During that winter of 1979 and early 1980, Wandborg and Donghia instructed 2000 skilled workers to complete work that would involve 1,100,000 man hours. During the last week the ship was in Bremerhaven, its townspeople celebrated 'Norway Week' with the Shipyard inviting workers and their families to inspect the completed liner before being handed over to her new owners. There was much cause for celebration and honors, Hapag Lloyd has just completed one of the largest conversion ever undertaken, and all in record time. The culmination of the week was a ceremony that took place on Pool Deck with Hapag-Lloyd presenting a sailing ship model as a gift to Knut Kloster. For the better part of her career that model would have its place in the Windjammer Bar on International Deck. It would indeed be the first of many celebrations the ship would endure in her otherwise long career.
With her eight month month transformation finally complete, the ship was ready for sea and emerged complete with royal blue hull, new funnel livery, expansive open deck aft and two giant tenders nestled forward- just under the wheelhouse. But before N.C.L.'s newest flagship would make her return to American waters and her all familiar North Atlantic trek, Kloster made arrangements for the inaugural voyage to visit the country of her name sake, its king and countrymen. It was a midnight departure under her own power on April  29, 1980 and Kristiansand was the first state visit. Meanwhile, cardboard boxes, and roles of carpets were certainly a tell-tale sign that shipyard continued below decks as her cabin space was still being prepared for occupation. Among that preparation was the furnishing of television sets in every cabin, the first cruise ship to offer such a milestone. Newspaper and television reporters by the hundreds meet the ship at its anchorage on May 2nd for the overnight passage up to Oslofjord. The next morning, as the NORWAY majestically progressed up the port of Oslo, an ever growing armada of what seemed like everything that floated in Norway meet the ship; yachts, lifeboats, lighters, ferries, rowboats and the oldest passenger ship in the Norwegian merchant fleet, the coal fired S.S. BOROYSUND. This venerable 1907-built vessel was amongst the biggest craft afloat that morning, and certainly a welcoming gesture that made for what was indeed an historic encounter. Norwegians have a unrelenting devotion to their country and the sea which closely surrounds them. The sight of the towering vessel, not also the largest passenger vessel in the world but one that bore the name NORWAY, inaugurated what must have been the greatest sensation of patriotism.  Just before the vessel tied up along her dock at the capital of Norway, thousands of balloons in red, white and blue were released into the sunlight from her deck mounted pools. Coupled with the echoing concert of foghorns punctuated by NORWAY's own Supertyfon sirens, a serenade of brass bands both on deck and shore, culminated by Norwegian Prime Minster Nordli and King Olav attending the celebration with official tour and private luncheon. All, of course, made worthy front page news to nearly all corners of the globe.  For the first time since her maiden voyage under her original namesake, the ship was back in the headlines, and this time in a very positive aspect.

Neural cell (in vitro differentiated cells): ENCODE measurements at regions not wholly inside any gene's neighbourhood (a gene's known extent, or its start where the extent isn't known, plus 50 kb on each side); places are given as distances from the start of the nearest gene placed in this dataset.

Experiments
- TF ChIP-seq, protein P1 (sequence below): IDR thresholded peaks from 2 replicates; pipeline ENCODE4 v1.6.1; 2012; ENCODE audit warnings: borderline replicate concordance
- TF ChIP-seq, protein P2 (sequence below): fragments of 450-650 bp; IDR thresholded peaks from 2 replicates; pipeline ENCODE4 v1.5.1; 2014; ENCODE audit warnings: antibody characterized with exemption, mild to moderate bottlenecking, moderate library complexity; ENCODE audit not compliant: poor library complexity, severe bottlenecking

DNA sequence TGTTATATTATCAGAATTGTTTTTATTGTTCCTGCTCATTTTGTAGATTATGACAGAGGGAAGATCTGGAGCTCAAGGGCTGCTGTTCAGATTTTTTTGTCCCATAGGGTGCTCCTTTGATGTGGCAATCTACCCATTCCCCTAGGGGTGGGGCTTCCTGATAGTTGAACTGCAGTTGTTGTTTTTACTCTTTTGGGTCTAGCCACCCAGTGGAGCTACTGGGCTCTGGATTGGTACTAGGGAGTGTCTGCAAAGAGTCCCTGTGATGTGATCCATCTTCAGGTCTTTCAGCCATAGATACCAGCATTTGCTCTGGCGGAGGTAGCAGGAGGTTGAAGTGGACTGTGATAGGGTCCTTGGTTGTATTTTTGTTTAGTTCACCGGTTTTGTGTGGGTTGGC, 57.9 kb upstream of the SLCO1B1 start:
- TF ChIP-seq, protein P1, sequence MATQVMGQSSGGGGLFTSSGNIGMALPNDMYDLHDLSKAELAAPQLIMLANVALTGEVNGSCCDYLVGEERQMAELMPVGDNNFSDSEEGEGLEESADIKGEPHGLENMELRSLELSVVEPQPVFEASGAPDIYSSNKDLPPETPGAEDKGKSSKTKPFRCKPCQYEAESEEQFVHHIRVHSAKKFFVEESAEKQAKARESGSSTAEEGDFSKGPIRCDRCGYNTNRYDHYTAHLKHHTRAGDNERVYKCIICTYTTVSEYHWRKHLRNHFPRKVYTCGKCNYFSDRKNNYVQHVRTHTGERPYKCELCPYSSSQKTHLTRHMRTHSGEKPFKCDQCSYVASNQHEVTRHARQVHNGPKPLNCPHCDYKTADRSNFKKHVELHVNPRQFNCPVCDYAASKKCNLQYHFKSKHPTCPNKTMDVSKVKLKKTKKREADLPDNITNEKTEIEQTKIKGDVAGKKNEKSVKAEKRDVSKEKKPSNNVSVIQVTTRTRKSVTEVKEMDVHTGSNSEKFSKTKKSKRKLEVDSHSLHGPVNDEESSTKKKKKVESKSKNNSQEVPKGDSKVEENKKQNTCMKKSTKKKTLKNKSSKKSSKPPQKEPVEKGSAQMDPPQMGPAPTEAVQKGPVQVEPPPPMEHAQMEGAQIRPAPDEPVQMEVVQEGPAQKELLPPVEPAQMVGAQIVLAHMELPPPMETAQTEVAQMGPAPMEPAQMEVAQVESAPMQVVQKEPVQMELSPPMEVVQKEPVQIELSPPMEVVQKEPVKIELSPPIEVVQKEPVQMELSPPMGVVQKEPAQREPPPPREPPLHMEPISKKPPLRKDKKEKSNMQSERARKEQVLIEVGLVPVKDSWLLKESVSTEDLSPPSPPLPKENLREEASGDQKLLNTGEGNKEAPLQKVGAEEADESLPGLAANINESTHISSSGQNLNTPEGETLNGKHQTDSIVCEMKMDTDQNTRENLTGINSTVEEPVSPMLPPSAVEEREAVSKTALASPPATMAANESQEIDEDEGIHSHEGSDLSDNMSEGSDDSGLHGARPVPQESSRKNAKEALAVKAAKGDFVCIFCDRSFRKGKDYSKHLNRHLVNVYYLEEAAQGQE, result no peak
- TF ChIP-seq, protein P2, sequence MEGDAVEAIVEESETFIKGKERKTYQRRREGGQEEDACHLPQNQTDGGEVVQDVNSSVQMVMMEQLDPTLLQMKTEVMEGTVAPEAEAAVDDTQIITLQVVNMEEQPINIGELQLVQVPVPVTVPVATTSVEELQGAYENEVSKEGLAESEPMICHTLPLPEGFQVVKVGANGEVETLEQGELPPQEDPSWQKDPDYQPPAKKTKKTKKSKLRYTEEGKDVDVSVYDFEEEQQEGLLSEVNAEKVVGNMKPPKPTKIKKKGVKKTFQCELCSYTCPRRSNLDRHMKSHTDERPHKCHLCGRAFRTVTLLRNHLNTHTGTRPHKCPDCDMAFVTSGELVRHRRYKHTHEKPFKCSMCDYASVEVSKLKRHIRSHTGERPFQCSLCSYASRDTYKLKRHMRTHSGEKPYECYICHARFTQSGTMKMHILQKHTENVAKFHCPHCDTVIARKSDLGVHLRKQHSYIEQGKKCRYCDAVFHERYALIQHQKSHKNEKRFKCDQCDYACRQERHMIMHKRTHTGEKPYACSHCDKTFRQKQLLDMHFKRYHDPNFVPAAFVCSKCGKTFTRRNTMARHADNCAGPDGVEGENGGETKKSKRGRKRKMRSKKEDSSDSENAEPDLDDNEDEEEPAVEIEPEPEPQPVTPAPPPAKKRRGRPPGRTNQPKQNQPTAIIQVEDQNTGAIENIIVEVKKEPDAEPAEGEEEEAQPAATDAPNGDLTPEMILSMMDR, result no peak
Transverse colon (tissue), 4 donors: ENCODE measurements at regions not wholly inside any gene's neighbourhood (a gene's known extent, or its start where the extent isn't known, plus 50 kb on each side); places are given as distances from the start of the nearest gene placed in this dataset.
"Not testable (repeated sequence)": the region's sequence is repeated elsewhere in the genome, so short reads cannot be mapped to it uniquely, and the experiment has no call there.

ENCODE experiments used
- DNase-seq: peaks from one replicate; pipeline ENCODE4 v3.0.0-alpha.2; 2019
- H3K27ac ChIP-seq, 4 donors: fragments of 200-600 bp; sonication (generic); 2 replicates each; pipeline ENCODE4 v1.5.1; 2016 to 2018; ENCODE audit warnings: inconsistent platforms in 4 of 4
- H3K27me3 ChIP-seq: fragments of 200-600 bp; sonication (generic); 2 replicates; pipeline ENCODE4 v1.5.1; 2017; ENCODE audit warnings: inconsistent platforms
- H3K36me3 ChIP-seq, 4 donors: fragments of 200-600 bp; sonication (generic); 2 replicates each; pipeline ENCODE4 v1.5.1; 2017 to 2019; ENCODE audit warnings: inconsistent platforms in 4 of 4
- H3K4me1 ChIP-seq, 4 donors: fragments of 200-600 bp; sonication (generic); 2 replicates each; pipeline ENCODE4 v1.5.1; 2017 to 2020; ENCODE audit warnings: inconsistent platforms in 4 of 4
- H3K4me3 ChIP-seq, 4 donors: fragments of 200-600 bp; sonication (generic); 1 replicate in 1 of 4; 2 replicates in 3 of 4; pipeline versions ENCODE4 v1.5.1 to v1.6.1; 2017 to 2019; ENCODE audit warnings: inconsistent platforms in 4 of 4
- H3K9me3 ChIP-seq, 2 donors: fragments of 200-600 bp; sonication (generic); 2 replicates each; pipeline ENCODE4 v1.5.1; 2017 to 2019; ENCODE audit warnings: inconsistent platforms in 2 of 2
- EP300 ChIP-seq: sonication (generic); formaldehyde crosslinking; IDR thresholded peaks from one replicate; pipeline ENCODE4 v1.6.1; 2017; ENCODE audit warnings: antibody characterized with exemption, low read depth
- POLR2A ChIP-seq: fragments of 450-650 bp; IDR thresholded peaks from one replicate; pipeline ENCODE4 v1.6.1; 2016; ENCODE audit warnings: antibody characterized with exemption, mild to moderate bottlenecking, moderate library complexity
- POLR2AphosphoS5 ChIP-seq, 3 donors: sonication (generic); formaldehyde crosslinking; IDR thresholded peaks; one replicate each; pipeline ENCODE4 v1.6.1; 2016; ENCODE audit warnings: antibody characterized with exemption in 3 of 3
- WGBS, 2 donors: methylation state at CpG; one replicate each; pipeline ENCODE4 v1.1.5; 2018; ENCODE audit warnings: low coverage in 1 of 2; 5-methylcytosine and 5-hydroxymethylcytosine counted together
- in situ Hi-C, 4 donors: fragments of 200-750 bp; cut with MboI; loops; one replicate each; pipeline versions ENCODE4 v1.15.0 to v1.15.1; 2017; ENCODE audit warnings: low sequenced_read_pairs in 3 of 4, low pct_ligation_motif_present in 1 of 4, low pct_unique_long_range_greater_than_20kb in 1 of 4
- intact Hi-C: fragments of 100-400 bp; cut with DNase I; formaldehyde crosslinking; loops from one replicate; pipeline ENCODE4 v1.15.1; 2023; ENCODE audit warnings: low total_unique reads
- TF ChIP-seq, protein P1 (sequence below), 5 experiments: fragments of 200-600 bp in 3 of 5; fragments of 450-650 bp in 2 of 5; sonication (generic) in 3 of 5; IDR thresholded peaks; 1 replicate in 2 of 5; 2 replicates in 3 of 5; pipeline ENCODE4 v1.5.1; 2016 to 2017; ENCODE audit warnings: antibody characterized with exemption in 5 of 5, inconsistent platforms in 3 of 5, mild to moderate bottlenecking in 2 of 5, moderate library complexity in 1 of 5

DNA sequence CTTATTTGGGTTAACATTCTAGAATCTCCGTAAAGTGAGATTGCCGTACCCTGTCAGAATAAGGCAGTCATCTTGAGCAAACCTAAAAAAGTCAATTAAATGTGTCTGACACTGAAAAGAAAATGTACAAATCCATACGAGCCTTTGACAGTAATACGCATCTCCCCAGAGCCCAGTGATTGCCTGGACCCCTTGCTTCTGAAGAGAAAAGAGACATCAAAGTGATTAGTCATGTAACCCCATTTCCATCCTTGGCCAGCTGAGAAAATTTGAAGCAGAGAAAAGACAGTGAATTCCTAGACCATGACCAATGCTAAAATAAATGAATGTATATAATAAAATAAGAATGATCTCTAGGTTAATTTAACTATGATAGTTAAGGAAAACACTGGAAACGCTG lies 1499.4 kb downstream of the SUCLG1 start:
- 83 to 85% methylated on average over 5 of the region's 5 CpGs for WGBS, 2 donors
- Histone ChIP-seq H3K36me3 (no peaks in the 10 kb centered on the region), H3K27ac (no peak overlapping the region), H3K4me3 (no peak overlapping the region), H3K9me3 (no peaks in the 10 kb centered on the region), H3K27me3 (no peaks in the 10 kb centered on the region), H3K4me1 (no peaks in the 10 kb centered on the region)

After three days of celebration, the ship was bound for Southampton signaling the end of her maiden voyage in European waters. Of course, more celebrations continued unabated as 800 more people embarked at the Oceanic Dock Terminal despite the ensuing disfunction's with her cabins and the so called numerous plumbing problems. What the passengers did not know at the time was the scheduled crossing westward almost never happened. The all-necessary certification by the American Bureau of Shipping was being revoked as it was revealed the ships fuel, Bunker C oil, had the consistency of asphalt in the ships bilge. The inspector had deemed this spillage as unseaworthy, and as a result, not also was the remainder of the maiden voyage in jeopardy but the countless hurdles her mastermind Knut Kloster achieved from dream into reality, was about to be spoiled. With a waste barge alongside the ship and a team of fifty clearing the bilges, disaster was thankfully avoided and the ship progressed for the maiden crossing towards New York. Despite the consistence changing of cabins due to many plumbing-deprived cabins, the same pride that ensued from the Oslo arrival remained with the passengers throughout the voyage, and even played out in the dining room echoing the sophistication of her French Line days with everyone participating the need to dress for the occasion. While the ship was not full, there was an urgency to get a proper head count for the U.S. Immigration- as they would certainly require it. In order to alleviate the confusion that resulted in many passengers switching cabins more than once or twice, a small group of volunteers set about knocking on every cabin to gather the census of passengers, even counting the stowaway that found his way onboard by mingling with the shipyard workers with a stolen boiler suit more than a week before. It was on May 15, 1980 that the NORWAY sailed into the all familiar waters of New York Harbor, complete with tugboat salutes and a Manhattan skyline that seemed to climb further skyward with the likes of the World Trade Center and various new midtown additions near her Pier 88 berth. Much like her maiden arrival as the FRANCE nearly two decades earlier, it was late in the day but the weather this time was under ideal conditions. The popular New York celebration Fleet Week was already underway and yet another interesting encounter like her Oslo arrival took place as tall ship CHRISTIAN RADICH greeted the glistening new blue liner. But it was nearly twenty four hours later when NORWAY cast off from Pier 88 that perhaps the most memorable encounter of all took place as she was approaching New York's Lower Bay. Inbound QE2 was returning from seaward after her normal five day crossing and making her way to the berth that her former transatlantic rival had just vacated. It was an almost auspicious passing of the two largest cruise ships in the world as the Masters of each liner exchanged whistle salutes. While they were no longer direct rivals as they had been in their heyday, it is interesting to understand that QE2 would continue to carry the Atlantic ferry torch and the NORWAY was about to inaugurate cruise service that would forever change cruising. In fact, the longest cruise ship in the world at the time would not just influence, but even have ties, to the very ship that would in decades to come replace the venerable QE2. In the early morning hours of May 20 her new home port of Miami bore her arrival for the very first time. While just outside the port however, she remained overnight until the gale weather conditions subsided later that evening. By June 1st, the career of the latest, the largest and the most extraordinary cruise ship commenced on the first seven day cruise. The first of this fully booked seven day excursion would be the beginning of what was to repeat for much of her long career- the 7 day circuit and an instant success that usually required a booking of at least a year in advance.